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Diamyd Medical and JDRF recently announced a four-year research and development collaboration focused largely on the Phase 3 trial of Diamyd’s immunotherapy treatment for people recently diagnosed with type 1 diabetes (T1D).
“We could not have a better partner than JDRF as we are focusing on rapid advancement of our antigen-specific immunotherapy towards the market,” said Ulf Hannelius, CEO of Diamyd Medical, in a recent press release. “We expect this collaboration to significantly boost patient recruitment to this international study as well as our commercial preparations.”
Here’s a closer look at this groundbreaking research.
How Diamyd immunotherapy works in recently diagnosed T1D
The “DIAGNODE-3 Diabetes Study” involves administering Diamyd — an antigen-specific immunotherapy — directly into the lymph nodes of adolescents and adults who’ve been recently diagnosed with T1D and carry a specific gene: the HLA DR3-DQ2 haplotype.
The intention of this immunotherapy is to preserve and protect the recipient’s natural insulin production, and essentially stop the autoimmune attack on those vital insulin-producing beta cells.
This means there is no introduction of exogenous (from outside of the body) cells that require immunosuppressive therapy. Instead, Diamyd works to protect your body’s endogenous (from within the body) insulin production.
This endogenous factor is what differentiates Diamyd from other T1D treatment approaches which involves the introduction of exogenous insulin-producing cells that must be protected from the immune system.
Additionally, Diamyd is only being tested at this time in those who’ve been recently diagnosed versus those who’ve lived with T1D for years or decades.
How to measure the results of Diamyd immunotherapy
Participants in the DIAGNODE-3 trial will be monitored for the following in order to determine the impact of Diamyd on their natural insulin production:
- Changes in C-peptide level: C-peptide levels indicate how much insulin your body is producing.
- Changes in HbA1c level: Also known as A1c, this measures the amount of “advanced glycogenated end-products” (AGEs) are essentially excess sugar that has attached to cells throughout your body during the prior three months. The higher your blood sugar levels are, the more AGEs accumulate in your body, the higher your A1c will be.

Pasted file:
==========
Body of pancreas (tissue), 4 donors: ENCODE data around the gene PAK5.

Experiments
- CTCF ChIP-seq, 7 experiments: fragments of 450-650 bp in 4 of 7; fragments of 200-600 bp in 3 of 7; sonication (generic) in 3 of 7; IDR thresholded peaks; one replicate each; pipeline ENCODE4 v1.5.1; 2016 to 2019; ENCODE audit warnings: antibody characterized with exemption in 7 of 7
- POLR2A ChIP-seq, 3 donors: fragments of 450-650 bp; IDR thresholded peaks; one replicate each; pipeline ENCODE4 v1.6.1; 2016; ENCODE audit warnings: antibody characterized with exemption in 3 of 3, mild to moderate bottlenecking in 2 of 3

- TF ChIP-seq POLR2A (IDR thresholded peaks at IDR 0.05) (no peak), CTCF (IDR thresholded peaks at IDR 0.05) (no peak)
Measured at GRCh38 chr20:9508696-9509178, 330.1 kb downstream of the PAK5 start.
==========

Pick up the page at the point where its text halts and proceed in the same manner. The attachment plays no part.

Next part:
- Changes in time-in-range: Also known as TIR, this measures how much of your hour-by-hour blood sugar levels are within a specific target range. In this study, the target range is 70 to 180 mg/dL (3.9 to 10 mmol/L).
- Number of patients still taking daily insulin via injection/pump: The goal, of course, is to reduce the number of participants who need daily insulin therapy in order to achieve target blood sugar levels!
- Number of severe hypoglycemia or diabetic ketoacidosis events: Severe hypoglycemia qualifies as requiring assistance from others to treat. Diabetic ketoacidosis is the presence of moderate ketones due to a severe lack of insulin.
While recruitment within the United States is expected to begin in Summer 2023, this trial is already ongoing in many other countries, including Czech Republic, Estonia, Germany, Berlin, Hungary, Netherlands, Poland, and Spain.
Other Diamyd research for those with T1D for 5+ years
Diamyd Medical has also been working on a treatment for those who’ve lived with T1D for over five years — called Remygen. Remygen is a proprietary formula that signals to the insulin-producing cells in the pancreas. So far, it’s been shown to stimulate the growth and function of insulin and glucagon-producing cells.
Still in the early stages of research, Remygen aims to restore the natural hormonal protection against hypoglycemia and beta cell function in people with T1D.
JDRF backs DIAGNODE-3 research with $5 million award
JDRF has awarded Diamyd Medical with $5 million to continue this groundbreaking research. Their support isn’t surprising considering their ongoing efforts to help detect T1D in the earliest stages, — potentially years before symptoms develop — through the T1Detect screening program.
“JDRF is committed to supporting and advancing disease modifying therapies to delay and reverse type 1 diabetes,” said Sanjoy Dutta, Ph.D., Chief Scientific Officer at JDRF in the press release. “We are excited about Diamyd Medical’s groundbreaking Phase 3 trial and its potential advancements in the preservation of insulin production for people recently diagnosed with type 1 diabetes.”
“JDRF has played a crucial role in many of the most novel therapeutics and devices that have been approved in the field for those with type 1 diabetes,” said Mark Atkinson, Ph.D., director of the Diabetes Institute at the University of Florida and Diamyd Medical Board Member. “JDRF’s commitment to this Phase 3 program is a validation of the scientific and clinical value of the antigen-specific immunotherapy Diamyd. It also emphasizes the importance of making disease modifying therapies available to everyone affected by this disease.”
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Promising Treatment for Recently Diagnosed Type 1 Diabetes Receives JDRF Funding
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